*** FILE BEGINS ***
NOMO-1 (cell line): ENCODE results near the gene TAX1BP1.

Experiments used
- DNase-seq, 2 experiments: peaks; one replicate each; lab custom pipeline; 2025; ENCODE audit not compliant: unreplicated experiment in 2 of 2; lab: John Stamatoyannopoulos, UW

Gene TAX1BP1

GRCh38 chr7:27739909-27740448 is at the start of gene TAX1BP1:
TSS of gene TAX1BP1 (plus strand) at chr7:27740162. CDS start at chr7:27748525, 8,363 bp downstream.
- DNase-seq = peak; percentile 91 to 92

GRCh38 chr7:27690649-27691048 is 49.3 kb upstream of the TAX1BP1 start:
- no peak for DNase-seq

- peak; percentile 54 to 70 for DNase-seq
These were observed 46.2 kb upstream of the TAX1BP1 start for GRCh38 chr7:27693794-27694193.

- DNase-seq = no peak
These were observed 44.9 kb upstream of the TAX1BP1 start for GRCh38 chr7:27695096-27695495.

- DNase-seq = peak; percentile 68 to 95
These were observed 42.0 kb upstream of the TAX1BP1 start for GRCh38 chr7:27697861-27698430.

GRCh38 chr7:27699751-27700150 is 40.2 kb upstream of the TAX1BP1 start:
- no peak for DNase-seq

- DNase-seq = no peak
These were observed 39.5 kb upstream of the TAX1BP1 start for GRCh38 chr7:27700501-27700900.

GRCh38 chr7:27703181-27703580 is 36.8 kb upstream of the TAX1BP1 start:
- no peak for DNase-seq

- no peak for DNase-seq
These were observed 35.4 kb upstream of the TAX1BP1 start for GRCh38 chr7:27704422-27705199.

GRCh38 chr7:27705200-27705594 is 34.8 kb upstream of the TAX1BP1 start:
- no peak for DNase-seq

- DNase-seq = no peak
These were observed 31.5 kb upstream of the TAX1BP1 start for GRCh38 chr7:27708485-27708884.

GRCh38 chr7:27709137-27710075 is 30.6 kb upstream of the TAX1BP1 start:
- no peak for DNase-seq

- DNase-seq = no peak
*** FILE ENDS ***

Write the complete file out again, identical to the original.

NOMO-1 (cell line): ENCODE results near the gene TAX1BP1.

Experiments used
- DNase-seq, 2 experiments: peaks; one replicate each; lab custom pipeline; 2025; ENCODE audit not compliant: unreplicated experiment in 2 of 2; lab: John Stamatoyannopoulos, UW

Gene TAX1BP1

GRCh38 chr7:27739909-27740448 is at the start of gene TAX1BP1:
TSS of gene TAX1BP1 (plus strand) at chr7:27740162. CDS start at chr7:27748525, 8,363 bp downstream.
- DNase-seq = peak; percentile 91 to 92

GRCh38 chr7:27690649-27691048 is 49.3 kb upstream of the TAX1BP1 start:
- no peak for DNase-seq

- peak; percentile 54 to 70 for DNase-seq
These were observed 46.2 kb upstream of the TAX1BP1 start for GRCh38 chr7:27693794-27694193.

- DNase-seq = no peak
These were observed 44.9 kb upstream of the TAX1BP1 start for GRCh38 chr7:27695096-27695495.

- DNase-seq = peak; percentile 68 to 95
These were observed 42.0 kb upstream of the TAX1BP1 start for GRCh38 chr7:27697861-27698430.

GRCh38 chr7:27699751-27700150 is 40.2 kb upstream of the TAX1BP1 start:
- no peak for DNase-seq

- DNase-seq = no peak
These were observed 39.5 kb upstream of the TAX1BP1 start for GRCh38 chr7:27700501-27700900.

GRCh38 chr7:27703181-27703580 is 36.8 kb upstream of the TAX1BP1 start:
- no peak for DNase-seq

- no peak for DNase-seq
These were observed 35.4 kb upstream of the TAX1BP1 start for GRCh38 chr7:27704422-27705199.

GRCh38 chr7:27705200-27705594 is 34.8 kb upstream of the TAX1BP1 start:
- no peak for DNase-seq

- DNase-seq = no peak
These were observed 31.5 kb upstream of the TAX1BP1 start for GRCh38 chr7:27708485-27708884.

GRCh38 chr7:27709137-27710075 is 30.6 kb upstream of the TAX1BP1 start:
- no peak for DNase-seq

- DNase-seq = no peak